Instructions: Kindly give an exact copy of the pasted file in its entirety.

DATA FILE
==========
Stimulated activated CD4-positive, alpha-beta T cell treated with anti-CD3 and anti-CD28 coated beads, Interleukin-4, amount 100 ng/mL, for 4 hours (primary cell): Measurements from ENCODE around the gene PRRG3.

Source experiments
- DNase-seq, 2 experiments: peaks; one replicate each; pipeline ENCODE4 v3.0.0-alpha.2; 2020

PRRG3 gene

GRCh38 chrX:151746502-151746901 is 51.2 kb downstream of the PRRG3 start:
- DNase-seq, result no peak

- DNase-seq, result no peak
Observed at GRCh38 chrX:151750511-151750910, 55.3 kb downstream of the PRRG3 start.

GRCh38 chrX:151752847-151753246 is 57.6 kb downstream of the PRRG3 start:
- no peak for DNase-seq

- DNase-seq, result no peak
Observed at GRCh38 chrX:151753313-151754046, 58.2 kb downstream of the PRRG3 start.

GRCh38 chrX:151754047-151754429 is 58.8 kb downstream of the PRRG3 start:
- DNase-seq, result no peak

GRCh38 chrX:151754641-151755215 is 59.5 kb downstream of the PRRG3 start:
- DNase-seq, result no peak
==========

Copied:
Stimulated activated CD4-positive, alpha-beta T cell treated with anti-CD3 and anti-CD28 coated beads, Interleukin-4, amount 100 ng/mL, for 4 hours (primary cell): Measurements from ENCODE around the gene PRRG3.

Source experiments
- DNase-seq, 2 experiments: peaks; one replicate each; pipeline ENCODE4 v3.0.0-alpha.2; 2020

PRRG3 gene

GRCh38 chrX:151746502-151746901 is 51.2 kb downstream of the PRRG3 start:
- DNase-seq, result no peak

- DNase-seq, result no peak
Observed at GRCh38 chrX:151750511-151750910, 55.3 kb downstream of the PRRG3 start.

GRCh38 chrX:151752847-151753246 is 57.6 kb downstream of the PRRG3 start:
- no peak for DNase-seq

- DNase-seq, result no peak
Observed at GRCh38 chrX:151753313-151754046, 58.2 kb downstream of the PRRG3 start.

GRCh38 chrX:151754047-151754429 is 58.8 kb downstream of the PRRG3 start:
- DNase-seq, result no peak

GRCh38 chrX:151754641-151755215 is 59.5 kb downstream of the PRRG3 start:
- DNase-seq, result no peak